Apparel, Fashion & Retail | News & Insights

Immanuel Baptist association is held together by the skills of its members

Published: October 16, 2021
Author: Manali bhanushali

Immanuel Baptist Church members Paula Kilgore, Janice Konemann, Margie Reynolds, Susie Ragsdale, Sharon Fisher, and Suzy Sweitzer have been meeting regularly for the last three years to make apparel and other things for those who need it. The remainder of the products on the tables have been wrapped and will be shipped to the Appalachian Mountains later this month. Sewings for Mission members had always known they were making a difference, but the full magnitude of it didn’t sink in until they saw a mission report from Haiti.

Despite the hundreds of garments Ragsdale and other Sewings for Missions members have contributed to, one one dress stuck out.
During their three years of collaboration, the ladies of Sewings for Mission have used their many skills to create clothing and other things for those who need it. Sewings for Missions, a mission of Immanuel Baptist Church, began when Janice Konemann announced an initiative to make cushion covers for Kosair Children’s Hospital after learning of the need while her grandson was there. “The Lord has truly blessed us with people bringing us fabrics, buttons, and elastic. “Fabric is incredibly costly to acquire,” Konemann explained. “When they realised we needed little T-shirts, they started bringing them in.” They find out you require it and show up with it. We’re at a loss for words. The Lord has been very generous to us.” According to Margie Reynolds, it is via these gifts that “someone who can’t engage in something might feel as if they’re a part of it.” And the group is spreading that goodness by making use of everything they receive in some way. Excess fabric is wrapped around thread, scissors, pins, and stitches for sewing kits that are placed in Operation Christmas Child shoeboxes.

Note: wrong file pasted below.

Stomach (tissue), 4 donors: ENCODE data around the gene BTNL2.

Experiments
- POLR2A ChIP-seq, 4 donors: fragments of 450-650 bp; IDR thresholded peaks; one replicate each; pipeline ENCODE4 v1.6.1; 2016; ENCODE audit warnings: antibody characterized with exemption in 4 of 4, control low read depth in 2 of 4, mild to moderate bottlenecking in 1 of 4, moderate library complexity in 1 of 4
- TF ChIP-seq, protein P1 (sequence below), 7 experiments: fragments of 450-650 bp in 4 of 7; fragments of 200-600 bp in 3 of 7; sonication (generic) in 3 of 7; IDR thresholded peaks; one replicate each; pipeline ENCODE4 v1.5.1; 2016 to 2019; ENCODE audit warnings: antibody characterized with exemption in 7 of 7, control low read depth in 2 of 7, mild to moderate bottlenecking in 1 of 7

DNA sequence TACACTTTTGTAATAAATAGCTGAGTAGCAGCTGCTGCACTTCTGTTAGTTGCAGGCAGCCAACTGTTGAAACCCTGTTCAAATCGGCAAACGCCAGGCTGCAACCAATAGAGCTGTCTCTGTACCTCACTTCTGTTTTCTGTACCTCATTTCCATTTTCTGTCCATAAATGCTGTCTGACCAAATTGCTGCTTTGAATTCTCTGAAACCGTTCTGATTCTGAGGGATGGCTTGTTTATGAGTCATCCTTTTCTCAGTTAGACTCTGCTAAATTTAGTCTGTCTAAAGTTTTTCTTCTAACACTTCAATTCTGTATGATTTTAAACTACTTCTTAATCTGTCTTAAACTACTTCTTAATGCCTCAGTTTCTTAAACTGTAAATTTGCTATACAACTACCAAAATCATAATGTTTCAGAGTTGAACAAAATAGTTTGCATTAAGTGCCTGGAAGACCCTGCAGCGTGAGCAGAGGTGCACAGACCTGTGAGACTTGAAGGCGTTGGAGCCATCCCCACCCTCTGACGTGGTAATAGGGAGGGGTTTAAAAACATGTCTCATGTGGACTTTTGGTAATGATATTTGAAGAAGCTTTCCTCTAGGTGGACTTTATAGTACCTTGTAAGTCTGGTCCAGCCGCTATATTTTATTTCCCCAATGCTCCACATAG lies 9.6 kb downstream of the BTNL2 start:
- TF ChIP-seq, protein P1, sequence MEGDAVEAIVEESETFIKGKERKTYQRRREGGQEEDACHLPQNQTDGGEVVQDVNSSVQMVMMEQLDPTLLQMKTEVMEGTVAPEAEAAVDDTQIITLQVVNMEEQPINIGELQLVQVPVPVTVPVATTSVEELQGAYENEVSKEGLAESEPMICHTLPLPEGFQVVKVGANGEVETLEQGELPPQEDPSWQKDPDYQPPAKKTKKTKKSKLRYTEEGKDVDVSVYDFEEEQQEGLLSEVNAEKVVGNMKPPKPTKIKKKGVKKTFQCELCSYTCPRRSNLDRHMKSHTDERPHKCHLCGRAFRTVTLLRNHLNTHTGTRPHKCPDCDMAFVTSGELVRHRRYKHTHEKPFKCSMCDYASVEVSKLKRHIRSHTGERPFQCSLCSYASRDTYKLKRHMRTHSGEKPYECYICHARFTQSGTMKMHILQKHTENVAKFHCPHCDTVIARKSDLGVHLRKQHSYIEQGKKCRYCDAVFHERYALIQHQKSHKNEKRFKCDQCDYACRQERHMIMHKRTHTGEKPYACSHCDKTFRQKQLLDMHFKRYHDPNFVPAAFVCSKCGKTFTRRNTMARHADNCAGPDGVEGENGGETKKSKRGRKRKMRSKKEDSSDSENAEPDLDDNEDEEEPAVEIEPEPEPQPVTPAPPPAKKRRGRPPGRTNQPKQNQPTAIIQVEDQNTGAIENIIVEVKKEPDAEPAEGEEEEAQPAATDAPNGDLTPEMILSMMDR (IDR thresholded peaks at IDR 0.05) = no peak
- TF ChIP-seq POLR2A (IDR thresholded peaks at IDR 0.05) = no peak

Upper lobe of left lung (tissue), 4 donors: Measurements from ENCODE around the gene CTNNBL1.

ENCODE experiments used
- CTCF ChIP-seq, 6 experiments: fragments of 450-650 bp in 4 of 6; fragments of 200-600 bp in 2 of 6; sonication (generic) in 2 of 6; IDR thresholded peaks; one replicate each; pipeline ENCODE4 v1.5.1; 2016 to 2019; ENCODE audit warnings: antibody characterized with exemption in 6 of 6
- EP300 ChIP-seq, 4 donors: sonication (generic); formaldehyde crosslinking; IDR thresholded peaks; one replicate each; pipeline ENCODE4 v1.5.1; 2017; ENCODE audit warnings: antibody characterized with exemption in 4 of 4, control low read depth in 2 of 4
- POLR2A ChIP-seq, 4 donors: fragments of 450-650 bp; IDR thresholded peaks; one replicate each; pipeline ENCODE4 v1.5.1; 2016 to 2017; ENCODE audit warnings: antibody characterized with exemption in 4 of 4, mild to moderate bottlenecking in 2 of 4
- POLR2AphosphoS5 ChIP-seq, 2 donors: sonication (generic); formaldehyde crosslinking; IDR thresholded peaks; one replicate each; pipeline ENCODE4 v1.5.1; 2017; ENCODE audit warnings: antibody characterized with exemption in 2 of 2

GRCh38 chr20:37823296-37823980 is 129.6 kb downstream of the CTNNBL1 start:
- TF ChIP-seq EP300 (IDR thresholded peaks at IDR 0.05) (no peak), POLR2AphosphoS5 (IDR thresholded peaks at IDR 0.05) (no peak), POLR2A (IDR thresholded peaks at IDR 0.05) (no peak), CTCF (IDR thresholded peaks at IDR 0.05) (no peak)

Jump ropes made from old T-shirts will also be placed in the shoeboxes. Bags are made from old garments or textiles fashioned with their own patchwork or doll patterns. They’re manufacturing burp pads and receiving blankets for the first time, “just because someone brought us in the materials,” Konemann explained.
However, most of their work is on children’s clothing, including sweaters, dresses, tops, pants, capes, nightgowns, vests, hooded shirts, lounge pants, shorts, and skirts. T-shirts are combined with pants and shorts, so that each child receives a top and bottom when possible.

“Whatever we have, we find a way to make something out of it.” “There are a few items that come in that are difficult to make a pair of trousers or a dress out of, but we can not let much go to waste,” said Konemann, who is known as the boss lady or the EMT when a sewing machine breaks down. Paula Kilgore, Sharon Fisher, Suzy Sweitzer, and Molly Frazier are the other members of Sewings for Missions. Each contributes a unique skill to the Immanuel Baptist Church basement, where the group meets on a monthly basis. Fisher is the stringer, threading elastic or ribbon through pants or pillowcase dresses and purses. Sweitzer works as a presser. The cutters are Kilgore and Frazier. The seamstresses are Konemann, Reynolds, and Ragsdale. Along with assisting others, the group spends time in community, something they missed after taking a year off due to COVID-19, including some stitching at leisure. “We sit here and talk and sew,” Konemann remarked, as Sweitzer pointed out that they all need tickets — notably Fisher, Konemann, Reynolds, and Ragsdale — at the rate they’re working.

Members of Sewings for Missions, however, have found the experience beneficial regardless of their background.

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